“You know who ‘Bonzo’ was, but you don’t know who John was. John was my father,” relates Jason Bonham, in talking about one of the things that he hopes to get across on his new tour, Jason Bonham’s Led Zeppelin Experience.
The show is an ambitious endeavor that includes stellar musicians playing the music of Led Zeppelin, mixed in with personal anecdotes, photos and film clips. “We have an introduction, two or three video screens, a 25 foot by 40 foot wide center screen and side screens, LED lights, moving lights, the whole nine yards,” says Jason. “The dry ice, and architecturally beautiful pieces to back up some of the songs. There are two-minute interludes with home movies. I talk through it. I talk to the audience. I look back at the screen and explain what’s going on. I talk about personal moments.”
Reviews from the tour so far are over-the-top, with Zeppelin fans and Jason Bonham fans ecstatic over the production, song choices and Jason’s candor about his life and his father. Many have pointed out the drum duet between Jason and his father, playing on the massive video screen behind him, as a highlight of the show. “We do ‘Moby Dick,’ where I play with my dad,” he says. “A bit of a sad thing, I got some tears in my eyes, but that’s it for the sad part of the show. I didn’t want it to be sad any more after that.”
They say goodbye to melancholy with the start of the second half of the show. “When you see the second half, you are going to see a five year [old] boy. Every night we just come out for the second half and just get a belly laugh. I’ll leave it at that. And then there’s a part where I start dancing, which gets a huge cheer.
Jason had mixed feelings about doing a tribute to his father and the music of Led Zeppelin, but a production company convinced him to see the Beatles show, Rain, and that put him over the top. “We obviously just played with Led Zeppelin a few years ago,” he explains. “I wasn’t interested in doing this kind of show. Then I saw Rain, with the screens, and I thought, ‘What can I do, I want to do something different,’ instead of just going out and playing the songs. It just started it in my mind. In the show we have a bit where I say, ‘I don’t want to play the next song, can you help me out?’ And on the screen ‘When The Levee Breaks’ comes on, and John is playing, and the band starts playing with him. Every night it just gets better and better and better—All these elements coming into place. At first I was like, ‘I’m not sure I should do this tune,’ but then we’d do it and it was, ‘Ahh, this is fantastic.’”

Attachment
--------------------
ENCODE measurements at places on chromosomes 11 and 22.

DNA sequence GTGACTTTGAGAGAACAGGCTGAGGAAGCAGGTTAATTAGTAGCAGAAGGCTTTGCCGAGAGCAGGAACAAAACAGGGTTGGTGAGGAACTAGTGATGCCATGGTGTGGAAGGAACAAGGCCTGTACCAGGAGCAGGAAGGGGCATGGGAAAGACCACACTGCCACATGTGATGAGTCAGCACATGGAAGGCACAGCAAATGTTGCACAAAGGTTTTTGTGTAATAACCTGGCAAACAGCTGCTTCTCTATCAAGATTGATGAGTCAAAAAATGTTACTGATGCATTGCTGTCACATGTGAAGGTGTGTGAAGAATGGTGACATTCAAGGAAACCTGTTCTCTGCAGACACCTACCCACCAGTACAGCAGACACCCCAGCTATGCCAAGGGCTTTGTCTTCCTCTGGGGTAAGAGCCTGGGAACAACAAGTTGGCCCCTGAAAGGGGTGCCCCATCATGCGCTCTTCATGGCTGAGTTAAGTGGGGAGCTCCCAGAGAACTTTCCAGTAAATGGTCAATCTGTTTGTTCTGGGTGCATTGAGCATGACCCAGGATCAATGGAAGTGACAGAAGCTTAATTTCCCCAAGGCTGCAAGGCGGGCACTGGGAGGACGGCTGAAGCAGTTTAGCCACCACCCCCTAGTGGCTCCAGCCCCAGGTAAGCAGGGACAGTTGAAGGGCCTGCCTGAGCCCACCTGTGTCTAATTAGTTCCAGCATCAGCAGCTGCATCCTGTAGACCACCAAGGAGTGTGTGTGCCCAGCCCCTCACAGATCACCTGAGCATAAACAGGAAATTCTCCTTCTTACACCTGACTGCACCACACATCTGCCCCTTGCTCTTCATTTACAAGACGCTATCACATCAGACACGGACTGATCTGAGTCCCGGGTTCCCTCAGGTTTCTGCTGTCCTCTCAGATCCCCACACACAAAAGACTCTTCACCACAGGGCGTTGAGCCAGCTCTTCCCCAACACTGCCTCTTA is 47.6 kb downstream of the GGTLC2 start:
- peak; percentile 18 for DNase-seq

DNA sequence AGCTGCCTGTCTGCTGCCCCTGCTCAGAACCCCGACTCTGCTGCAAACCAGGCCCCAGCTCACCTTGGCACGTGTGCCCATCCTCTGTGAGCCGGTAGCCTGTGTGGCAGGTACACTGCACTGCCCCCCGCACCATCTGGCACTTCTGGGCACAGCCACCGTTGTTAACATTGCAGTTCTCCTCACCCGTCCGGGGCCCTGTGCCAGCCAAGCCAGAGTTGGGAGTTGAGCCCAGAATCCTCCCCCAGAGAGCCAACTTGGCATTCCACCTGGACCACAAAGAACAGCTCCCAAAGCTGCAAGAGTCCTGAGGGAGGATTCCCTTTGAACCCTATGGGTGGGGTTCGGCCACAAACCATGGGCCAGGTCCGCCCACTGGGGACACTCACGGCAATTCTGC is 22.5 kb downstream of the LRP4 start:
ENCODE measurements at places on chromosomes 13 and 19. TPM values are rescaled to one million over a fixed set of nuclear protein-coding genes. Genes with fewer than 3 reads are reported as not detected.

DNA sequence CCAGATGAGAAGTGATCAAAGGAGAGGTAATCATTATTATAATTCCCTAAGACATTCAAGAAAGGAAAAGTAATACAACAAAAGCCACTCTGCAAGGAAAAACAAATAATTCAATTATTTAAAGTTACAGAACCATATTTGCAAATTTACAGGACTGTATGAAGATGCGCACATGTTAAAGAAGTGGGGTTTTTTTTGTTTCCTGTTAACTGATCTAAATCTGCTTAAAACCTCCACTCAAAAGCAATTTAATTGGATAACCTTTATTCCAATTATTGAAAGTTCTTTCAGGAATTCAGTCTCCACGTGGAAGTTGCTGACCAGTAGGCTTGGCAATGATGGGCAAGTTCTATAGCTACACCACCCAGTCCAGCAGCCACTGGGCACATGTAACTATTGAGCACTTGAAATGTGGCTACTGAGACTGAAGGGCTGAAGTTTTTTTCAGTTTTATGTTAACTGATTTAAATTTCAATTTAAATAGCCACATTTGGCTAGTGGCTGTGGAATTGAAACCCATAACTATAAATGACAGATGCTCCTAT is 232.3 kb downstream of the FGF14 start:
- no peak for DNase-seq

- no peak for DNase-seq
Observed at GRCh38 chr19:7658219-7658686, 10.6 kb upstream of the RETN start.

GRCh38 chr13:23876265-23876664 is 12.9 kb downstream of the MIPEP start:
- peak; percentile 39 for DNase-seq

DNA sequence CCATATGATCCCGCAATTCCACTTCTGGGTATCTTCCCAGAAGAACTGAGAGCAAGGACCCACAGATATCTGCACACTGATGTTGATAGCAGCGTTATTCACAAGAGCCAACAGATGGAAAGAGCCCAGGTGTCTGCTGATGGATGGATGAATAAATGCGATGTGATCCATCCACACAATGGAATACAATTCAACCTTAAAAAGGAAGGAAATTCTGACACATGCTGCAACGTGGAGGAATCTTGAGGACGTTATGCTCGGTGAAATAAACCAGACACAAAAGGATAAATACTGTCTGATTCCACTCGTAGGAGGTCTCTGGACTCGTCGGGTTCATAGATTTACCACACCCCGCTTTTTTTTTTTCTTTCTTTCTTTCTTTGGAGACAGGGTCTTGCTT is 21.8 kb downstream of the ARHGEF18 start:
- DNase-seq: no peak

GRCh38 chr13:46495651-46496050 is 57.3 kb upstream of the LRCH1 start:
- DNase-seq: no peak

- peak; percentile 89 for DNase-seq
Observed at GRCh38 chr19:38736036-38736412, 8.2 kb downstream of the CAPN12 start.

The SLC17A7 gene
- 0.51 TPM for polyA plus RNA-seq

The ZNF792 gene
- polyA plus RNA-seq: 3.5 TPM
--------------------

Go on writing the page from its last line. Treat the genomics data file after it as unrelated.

Jason has assembled an accomplished group of musicians to play with him on the trek. Tony Catania plays lead guitar, and has been playing with Jason for years. James Dylan, from Virtual Zeppelin, a YouTube sensation that has several hundred thousand views, handles the vocals. Michael Devin, formerly of Whitesnake, mans the bass and Stephen LeBlanc plays guitar, pedal steel and keyboards. Jason actually didn’t announce the lineup until the first show, because he didn’t want anyone to get preconceived ideas about what it would be like.
Robert Plant has voiced support for Jason and the idea of the tour. And his sister Zoe is looking forward to the show. “Zoe’s great,” says Jason. “She will be seeing it, so it will be very special. I haven’t heard from John [Paul Joes] or Jimmy [Page]. We don’t speak on a regular basis.”
There are so many classic songs to choose from, it must have been a chore to try and narrow the set list down to a manageable length. “We kind of pretty much learned everything,” laughs Jason. “So we have a choice every night of what we want to do. We have a main structure, but we have about eight songs that we change. Last night we threw in ‘Good Times Bad Times,’ and the other night we threw in ‘What Is And What Should Never Be.’ Because, like you said, where do you start? We all like different songs at different times, and the audience, they want this and they want that. So if you don’t’ hear it one night, come see us the next night. It keeps it fresh.”
One song they do every night is one that’s Jason’s personal favorite. “For me, my favorite part of the show, I have always loved playing ‘Kashmir,’” he says. “And the footage is so beautifully put onto the screen. With what’s going on, every time I see some of it, I take it as a personal inspiration. I avoid looking at the screen, because I get choked up. That’s a special part of the show for me.”
Though he’s currently doing this tour, Jason is keeping very busy with other projects as well. He’s a part of Black Country Communion, a sort of super-group, with guitarist Joe Bonamassa, vocalist/bassist Glenn Hughes, and keyboardist Derek Sherinian. There are touring plans in the works for that group as well. “Yes, but we are never going to be out before 2011. Now it looks like we are going to play Black Country in Wolverhampton, then we go in and do another album. It’s really a long term thing.”
Recently, Jason did a few shows with some of the members of Bonham, the late ‘80s band he led that achieved gold-album status. “We did a couple, but it’s hard with the situation. Daniel (MacMaster, the vocalist)—God bless him—he died two years ago now. Leave it as it was.”
For now, Jason is concentrating on The Led Zeppelin Experience, and thus far it’s living up to everything it was billed to be. “It just gets better and better,” he reiterates. “It is so emotional, that’s all I can say. The show, the personal side of it, it’s a trip down to different places, a trip playing the music. It just gets better and better every night.”
Jason Bonham’s Led Zeppelin Experience will be performing in several area dates: Nov. 3 at Count Basie Theatre, Nov. 4 at Bergan PAC, Nov. 6 at Merriam Theater and Nov. 8 at Best Buy Theatre. More info at jblze.com.